Tag Archives: grading and assessment

The Great Debaters: Lesson 8

Finally, here is the eighth and last lesson plan of “The Great Debaters” unit plan here on Mark’s Text Terminal. This is the assessment; I sought to create a document that measures thinking and memory rather than students’ ability to get the “right answer.” I wanted students to think about the readings, the movie, and, indeed, their own impressions and thinking about the unit’s content. This is my attempt (and I’ll concede happily and readily that it could use improvement, so by all means–and please!–chime in with your comments on this) to create a metacognitive assessment. I want students, again, to think about their thinking, especially in the way they used their prior knowledge of the real-life figures in the film better to understand the film itself.

I open this lesson with this context clues worksheet on the noun cognition; if the lesson goes into a second day–and I planned that it would–here is another on the noun metacognition. I would like students to walk away from this lesson with knowledge of metacognitive assessments, which I think, and research supports, are an important way of helping students to internalize and commit to memory the contents of this or any unit plan.

And, finally, here is the final assessment worksheet itself. I think there are any number of ways to use this. I prefer to conduct this as a group discussion and note-taking exercise during which students can range freely over the material and their reactions to it. Like just about everything else on this blog, this document is in Microsoft Word, so you can alter it to you and your students’ needs and circumstances.

If you find typos in these documents, I would appreciate a notification. And, as always, if you find this material useful in your practice, I would be grateful to hear what you think of it. I seek your peer review.

The Weekly Text, January 24, 2019: A Trove of Documents for Teaching Lord of the Flies

On January 6, I published 56 documents for teaching Chinua Achebe’s masterpiece Things Fall Apart.  In last week’s Text, I published a similar set of documents for teaching Elie Wiesel’s Night.

This week’s Text is a batch of documents for teaching William Golding’s Lord of the FliesI wrote these materials, but never marshalled them into a coherent unit plan, over a two-year period beginning a little over 12 years ago; after that, I never used them again, so it has been about ten years since I laid eyes on this stuff. In any case, let’s get these documents uploaded into this post.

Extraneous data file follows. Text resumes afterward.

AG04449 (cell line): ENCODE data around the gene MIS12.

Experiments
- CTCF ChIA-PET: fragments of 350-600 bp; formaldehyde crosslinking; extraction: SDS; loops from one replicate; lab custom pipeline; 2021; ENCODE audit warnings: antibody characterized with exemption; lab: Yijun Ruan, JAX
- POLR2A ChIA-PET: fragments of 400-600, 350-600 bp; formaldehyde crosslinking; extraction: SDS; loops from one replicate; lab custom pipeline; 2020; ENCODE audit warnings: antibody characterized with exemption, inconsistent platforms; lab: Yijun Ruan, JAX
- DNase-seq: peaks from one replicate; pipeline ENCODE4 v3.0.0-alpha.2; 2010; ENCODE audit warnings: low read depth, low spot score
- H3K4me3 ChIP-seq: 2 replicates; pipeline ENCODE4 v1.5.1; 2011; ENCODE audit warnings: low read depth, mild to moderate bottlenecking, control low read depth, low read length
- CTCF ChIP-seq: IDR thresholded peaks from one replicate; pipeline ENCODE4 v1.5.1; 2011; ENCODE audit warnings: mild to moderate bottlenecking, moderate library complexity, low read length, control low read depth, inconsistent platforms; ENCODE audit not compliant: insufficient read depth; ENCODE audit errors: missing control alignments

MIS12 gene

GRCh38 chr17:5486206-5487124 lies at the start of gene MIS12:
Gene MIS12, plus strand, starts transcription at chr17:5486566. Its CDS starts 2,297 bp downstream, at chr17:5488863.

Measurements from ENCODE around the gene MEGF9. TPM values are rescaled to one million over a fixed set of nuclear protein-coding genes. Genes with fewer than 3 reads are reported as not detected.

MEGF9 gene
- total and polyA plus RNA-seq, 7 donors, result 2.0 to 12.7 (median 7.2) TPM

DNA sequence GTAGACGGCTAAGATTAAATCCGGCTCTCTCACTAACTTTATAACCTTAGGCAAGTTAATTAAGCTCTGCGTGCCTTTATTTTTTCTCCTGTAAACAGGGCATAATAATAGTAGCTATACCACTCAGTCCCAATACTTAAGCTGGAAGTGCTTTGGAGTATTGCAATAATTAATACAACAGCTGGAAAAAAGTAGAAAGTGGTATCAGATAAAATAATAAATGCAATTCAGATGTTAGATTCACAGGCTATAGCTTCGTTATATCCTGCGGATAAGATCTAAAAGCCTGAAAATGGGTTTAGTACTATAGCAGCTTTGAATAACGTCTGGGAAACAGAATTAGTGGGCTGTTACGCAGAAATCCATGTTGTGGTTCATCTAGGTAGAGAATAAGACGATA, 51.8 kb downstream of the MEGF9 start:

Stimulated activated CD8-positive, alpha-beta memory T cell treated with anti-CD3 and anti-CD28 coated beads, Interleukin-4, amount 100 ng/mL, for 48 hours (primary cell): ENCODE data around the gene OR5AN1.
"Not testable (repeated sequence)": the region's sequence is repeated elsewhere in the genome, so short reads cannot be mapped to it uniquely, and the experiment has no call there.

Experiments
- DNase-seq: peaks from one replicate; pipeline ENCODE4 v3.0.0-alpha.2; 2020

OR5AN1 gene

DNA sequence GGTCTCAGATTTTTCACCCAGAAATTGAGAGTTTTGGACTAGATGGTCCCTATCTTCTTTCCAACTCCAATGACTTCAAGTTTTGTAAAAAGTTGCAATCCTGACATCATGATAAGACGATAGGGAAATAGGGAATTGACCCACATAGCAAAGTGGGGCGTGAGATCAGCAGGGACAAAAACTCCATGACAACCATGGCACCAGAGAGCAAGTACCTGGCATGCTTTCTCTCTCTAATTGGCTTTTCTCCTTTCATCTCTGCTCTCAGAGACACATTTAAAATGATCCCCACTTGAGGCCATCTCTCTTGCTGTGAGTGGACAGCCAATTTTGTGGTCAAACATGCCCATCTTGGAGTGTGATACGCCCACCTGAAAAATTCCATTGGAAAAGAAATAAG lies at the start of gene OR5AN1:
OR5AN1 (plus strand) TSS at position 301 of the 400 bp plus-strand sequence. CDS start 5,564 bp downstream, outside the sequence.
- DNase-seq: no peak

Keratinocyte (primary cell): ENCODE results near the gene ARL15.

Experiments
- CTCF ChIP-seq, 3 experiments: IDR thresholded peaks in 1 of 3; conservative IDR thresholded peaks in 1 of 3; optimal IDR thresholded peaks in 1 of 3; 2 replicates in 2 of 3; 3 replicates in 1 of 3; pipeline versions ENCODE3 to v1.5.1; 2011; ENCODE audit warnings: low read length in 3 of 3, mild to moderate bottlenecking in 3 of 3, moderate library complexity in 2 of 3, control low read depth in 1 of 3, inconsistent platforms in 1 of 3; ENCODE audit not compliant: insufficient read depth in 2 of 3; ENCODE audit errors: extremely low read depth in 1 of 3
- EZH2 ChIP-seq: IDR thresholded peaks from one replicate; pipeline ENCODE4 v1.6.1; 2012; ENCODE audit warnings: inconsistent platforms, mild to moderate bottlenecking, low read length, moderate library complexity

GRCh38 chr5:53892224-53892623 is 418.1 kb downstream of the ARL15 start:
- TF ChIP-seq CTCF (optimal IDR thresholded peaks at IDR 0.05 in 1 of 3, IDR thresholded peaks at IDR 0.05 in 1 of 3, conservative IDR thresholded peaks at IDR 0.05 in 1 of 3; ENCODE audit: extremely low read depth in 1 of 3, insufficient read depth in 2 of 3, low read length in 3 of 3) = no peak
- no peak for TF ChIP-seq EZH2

Because I was working in global studies and United States history classrooms at the the same time that I was co-teaching the English class dealing with this novel, I perceived instantly that Golding’s novel was Thomas Hobbes’s “state of nature” nightmare, where life is “solitary, poor, nasty, brutish, and short.” For that reason, I asked the English teacher with whom I was teaching to make an explicit connection between Hobbes and Lord of the Flies. To that end, here is a reading on Hobbes and its (extended, you’ll notice, if you’ve previously picked up these things from Mark’s Text Terminal) accompanying vocabulary-building and comprehension worksheet. I also wrote, to follow up on students’ understanding of the Hobbesian dystopia depicted in Lord of the Flies, this independent practice worksheet that I suspect I would have assigned at about the middle of the novel. The reading and worksheet above began the unit, I’m quite sure.

Next, here are 12 context clues worksheets–one for each chapter. I’m not sure why I compiled this complete vocabulary list for the novel, let alone kept it around. Perhaps I intended them as a learning support? I just don’t remember. I have learned the hard way not to throw away work, no matter how pointless or useless it appears at second glance, so that explains that document’s presence here.

These 12 comprehension worksheets drive a basic understanding of Lord of the Flies and its allegory.

Finally, here are three quizzes on the novel. You will note that these are numbered 2, 3, and 4. If there was ever a number 1, it is lost to time. Also, these aren’t exactly some of my best work, and may well reflect my contempt for my co-teacher’s (and the administrator under whom we served) insistence on quizzes as an assessment tool. I vastly prefer expository writing–i.e. papers–as a means of assessing understanding.

And that’s it. Every document in this post is in Microsoft Word, so these are documents you can manipulate for your own–and your students’–needs.

If you find typos in these documents, I would appreciate a notification. And, as always, if you find this material useful in your practice, I would be grateful to hear what you think of it. I seek your peer review.

George Hillocks on What to Grade and Why

“It is counterproductive, if not unethical, to teach toward one specific target of learning and grade learners on another.”

Excerpted from: Hillocks, GeorgeTeaching Argument Writing, Grades 6-12: Supporting Claims with Relevant Evidence and Clear Reasoning. Portsmouth, NH: Heinemann, 2011.